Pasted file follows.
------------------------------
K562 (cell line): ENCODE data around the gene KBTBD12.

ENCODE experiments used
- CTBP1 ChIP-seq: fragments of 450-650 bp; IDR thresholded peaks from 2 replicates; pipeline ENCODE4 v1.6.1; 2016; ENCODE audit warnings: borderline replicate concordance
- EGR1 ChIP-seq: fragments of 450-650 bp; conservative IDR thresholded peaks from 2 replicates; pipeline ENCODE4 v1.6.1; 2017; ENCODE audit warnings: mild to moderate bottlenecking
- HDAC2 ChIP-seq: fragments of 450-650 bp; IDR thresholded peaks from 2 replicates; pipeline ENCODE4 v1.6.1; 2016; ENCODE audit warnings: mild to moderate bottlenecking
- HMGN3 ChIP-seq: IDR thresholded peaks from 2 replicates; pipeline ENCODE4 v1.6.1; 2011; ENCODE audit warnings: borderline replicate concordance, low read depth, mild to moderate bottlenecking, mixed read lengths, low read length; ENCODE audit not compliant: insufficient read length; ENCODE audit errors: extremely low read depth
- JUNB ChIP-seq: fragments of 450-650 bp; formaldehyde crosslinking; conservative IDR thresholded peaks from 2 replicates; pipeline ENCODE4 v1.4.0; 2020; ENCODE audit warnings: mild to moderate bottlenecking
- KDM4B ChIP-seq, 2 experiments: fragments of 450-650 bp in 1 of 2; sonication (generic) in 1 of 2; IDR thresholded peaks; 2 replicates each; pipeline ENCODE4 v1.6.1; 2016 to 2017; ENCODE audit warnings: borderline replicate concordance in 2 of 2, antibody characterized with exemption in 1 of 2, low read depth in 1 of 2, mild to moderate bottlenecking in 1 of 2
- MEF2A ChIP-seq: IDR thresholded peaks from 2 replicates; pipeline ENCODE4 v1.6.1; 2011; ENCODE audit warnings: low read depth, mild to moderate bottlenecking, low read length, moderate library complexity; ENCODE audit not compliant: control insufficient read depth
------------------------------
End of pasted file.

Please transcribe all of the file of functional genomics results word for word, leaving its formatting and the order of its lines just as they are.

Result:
K562 (cell line): ENCODE data around the gene KBTBD12.

ENCODE experiments used
- CTBP1 ChIP-seq: fragments of 450-650 bp; IDR thresholded peaks from 2 replicates; pipeline ENCODE4 v1.6.1; 2016; ENCODE audit warnings: borderline replicate concordance
- EGR1 ChIP-seq: fragments of 450-650 bp; conservative IDR thresholded peaks from 2 replicates; pipeline ENCODE4 v1.6.1; 2017; ENCODE audit warnings: mild to moderate bottlenecking
- HDAC2 ChIP-seq: fragments of 450-650 bp; IDR thresholded peaks from 2 replicates; pipeline ENCODE4 v1.6.1; 2016; ENCODE audit warnings: mild to moderate bottlenecking
- HMGN3 ChIP-seq: IDR thresholded peaks from 2 replicates; pipeline ENCODE4 v1.6.1; 2011; ENCODE audit warnings: borderline replicate concordance, low read depth, mild to moderate bottlenecking, mixed read lengths, low read length; ENCODE audit not compliant: insufficient read length; ENCODE audit errors: extremely low read depth
- JUNB ChIP-seq: fragments of 450-650 bp; formaldehyde crosslinking; conservative IDR thresholded peaks from 2 replicates; pipeline ENCODE4 v1.4.0; 2020; ENCODE audit warnings: mild to moderate bottlenecking
- KDM4B ChIP-seq, 2 experiments: fragments of 450-650 bp in 1 of 2; sonication (generic) in 1 of 2; IDR thresholded peaks; 2 replicates each; pipeline ENCODE4 v1.6.1; 2016 to 2017; ENCODE audit warnings: borderline replicate concordance in 2 of 2, antibody characterized with exemption in 1 of 2, low read depth in 1 of 2, mild to moderate bottlenecking in 1 of 2
- MEF2A ChIP-seq: IDR thresholded peaks from 2 replicates; pipeline ENCODE4 v1.6.1; 2011; ENCODE audit warnings: low read depth, mild to moderate bottlenecking, low read length, moderate library complexity; ENCODE audit not compliant: control insufficient read depth